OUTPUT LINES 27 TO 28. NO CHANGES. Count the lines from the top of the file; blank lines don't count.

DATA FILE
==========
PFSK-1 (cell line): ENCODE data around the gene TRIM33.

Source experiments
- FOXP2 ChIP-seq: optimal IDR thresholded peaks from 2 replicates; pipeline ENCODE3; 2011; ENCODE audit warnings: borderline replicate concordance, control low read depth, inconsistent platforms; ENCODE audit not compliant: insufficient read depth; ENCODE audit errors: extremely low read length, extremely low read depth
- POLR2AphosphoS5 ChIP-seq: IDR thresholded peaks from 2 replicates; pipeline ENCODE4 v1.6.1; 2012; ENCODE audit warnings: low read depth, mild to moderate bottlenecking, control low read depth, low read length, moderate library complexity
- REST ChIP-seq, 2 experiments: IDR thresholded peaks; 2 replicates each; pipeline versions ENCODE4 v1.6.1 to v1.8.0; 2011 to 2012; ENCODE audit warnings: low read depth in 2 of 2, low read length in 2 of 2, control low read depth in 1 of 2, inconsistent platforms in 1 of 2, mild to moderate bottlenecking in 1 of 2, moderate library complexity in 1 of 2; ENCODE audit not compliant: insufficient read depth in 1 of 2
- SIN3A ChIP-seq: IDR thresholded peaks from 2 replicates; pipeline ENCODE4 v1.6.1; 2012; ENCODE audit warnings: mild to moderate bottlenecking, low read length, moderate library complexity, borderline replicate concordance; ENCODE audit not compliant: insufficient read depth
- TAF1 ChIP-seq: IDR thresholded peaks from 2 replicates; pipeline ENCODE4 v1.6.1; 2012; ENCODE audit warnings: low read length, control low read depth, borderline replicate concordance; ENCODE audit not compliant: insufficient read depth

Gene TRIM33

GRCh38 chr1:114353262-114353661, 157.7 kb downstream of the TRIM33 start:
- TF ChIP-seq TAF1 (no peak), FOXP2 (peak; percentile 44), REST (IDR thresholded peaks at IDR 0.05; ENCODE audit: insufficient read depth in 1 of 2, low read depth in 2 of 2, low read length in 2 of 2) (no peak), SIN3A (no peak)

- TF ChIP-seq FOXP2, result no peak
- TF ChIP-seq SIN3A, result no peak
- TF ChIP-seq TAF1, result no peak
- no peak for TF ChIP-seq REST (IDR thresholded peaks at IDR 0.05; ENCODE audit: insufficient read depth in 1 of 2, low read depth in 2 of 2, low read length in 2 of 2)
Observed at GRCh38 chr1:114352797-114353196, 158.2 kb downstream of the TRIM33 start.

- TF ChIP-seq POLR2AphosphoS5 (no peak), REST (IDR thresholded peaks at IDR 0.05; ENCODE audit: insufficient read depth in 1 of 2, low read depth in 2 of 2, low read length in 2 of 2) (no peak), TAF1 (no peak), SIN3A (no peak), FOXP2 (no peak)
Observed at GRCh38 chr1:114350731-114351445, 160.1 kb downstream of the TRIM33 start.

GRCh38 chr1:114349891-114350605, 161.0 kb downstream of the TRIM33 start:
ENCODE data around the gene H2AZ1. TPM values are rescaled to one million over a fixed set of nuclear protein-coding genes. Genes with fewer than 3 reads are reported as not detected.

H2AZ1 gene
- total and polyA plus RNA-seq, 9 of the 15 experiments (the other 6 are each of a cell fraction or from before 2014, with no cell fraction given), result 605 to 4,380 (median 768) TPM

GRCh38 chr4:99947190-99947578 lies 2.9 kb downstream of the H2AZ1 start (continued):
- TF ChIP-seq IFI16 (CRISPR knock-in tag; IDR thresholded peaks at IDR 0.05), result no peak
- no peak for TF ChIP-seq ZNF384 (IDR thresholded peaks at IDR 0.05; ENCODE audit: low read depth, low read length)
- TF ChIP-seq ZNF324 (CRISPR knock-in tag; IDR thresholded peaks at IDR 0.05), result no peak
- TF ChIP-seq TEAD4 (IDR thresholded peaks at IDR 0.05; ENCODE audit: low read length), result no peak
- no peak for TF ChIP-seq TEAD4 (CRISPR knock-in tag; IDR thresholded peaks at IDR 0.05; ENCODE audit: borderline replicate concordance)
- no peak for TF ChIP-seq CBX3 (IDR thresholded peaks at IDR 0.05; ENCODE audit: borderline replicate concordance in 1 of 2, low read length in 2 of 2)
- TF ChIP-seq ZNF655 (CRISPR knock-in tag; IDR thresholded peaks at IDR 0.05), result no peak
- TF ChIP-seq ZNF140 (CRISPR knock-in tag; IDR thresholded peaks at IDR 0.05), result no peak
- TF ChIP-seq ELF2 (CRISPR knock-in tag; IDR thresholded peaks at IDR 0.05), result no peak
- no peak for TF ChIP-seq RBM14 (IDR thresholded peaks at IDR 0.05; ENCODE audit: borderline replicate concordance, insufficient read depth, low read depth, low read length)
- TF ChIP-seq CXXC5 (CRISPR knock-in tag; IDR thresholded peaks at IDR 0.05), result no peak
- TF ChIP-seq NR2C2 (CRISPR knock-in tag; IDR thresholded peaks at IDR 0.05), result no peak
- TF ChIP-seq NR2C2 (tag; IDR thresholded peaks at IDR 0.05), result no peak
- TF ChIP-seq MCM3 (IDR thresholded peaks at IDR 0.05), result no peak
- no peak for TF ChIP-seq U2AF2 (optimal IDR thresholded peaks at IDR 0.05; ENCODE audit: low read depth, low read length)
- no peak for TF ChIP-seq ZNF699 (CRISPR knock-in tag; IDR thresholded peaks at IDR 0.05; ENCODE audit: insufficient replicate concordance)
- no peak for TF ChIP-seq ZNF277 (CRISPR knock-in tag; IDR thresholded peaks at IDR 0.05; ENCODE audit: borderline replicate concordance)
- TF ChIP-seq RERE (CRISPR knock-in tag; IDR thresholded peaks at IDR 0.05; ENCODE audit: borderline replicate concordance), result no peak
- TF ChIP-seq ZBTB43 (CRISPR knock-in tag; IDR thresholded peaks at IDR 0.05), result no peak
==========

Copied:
- no peak for TF ChIP-seq TEAD4 (CRISPR knock-in tag; IDR thresholded peaks at IDR 0.05; ENCODE audit: borderline replicate concordance)
- no peak for TF ChIP-seq CBX3 (IDR thresholded peaks at IDR 0.05; ENCODE audit: borderline replicate concordance in 1 of 2, low read length in 2 of 2)